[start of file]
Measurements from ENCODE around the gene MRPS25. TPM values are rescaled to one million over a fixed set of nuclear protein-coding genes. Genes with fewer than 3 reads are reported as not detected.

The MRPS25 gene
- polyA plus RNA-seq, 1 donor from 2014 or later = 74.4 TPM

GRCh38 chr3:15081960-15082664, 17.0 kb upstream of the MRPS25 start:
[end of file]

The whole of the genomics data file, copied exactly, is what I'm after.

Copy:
Measurements from ENCODE around the gene MRPS25. TPM values are rescaled to one million over a fixed set of nuclear protein-coding genes. Genes with fewer than 3 reads are reported as not detected.

The MRPS25 gene
- polyA plus RNA-seq, 1 donor from 2014 or later = 74.4 TPM

GRCh38 chr3:15081960-15082664, 17.0 kb upstream of the MRPS25 start: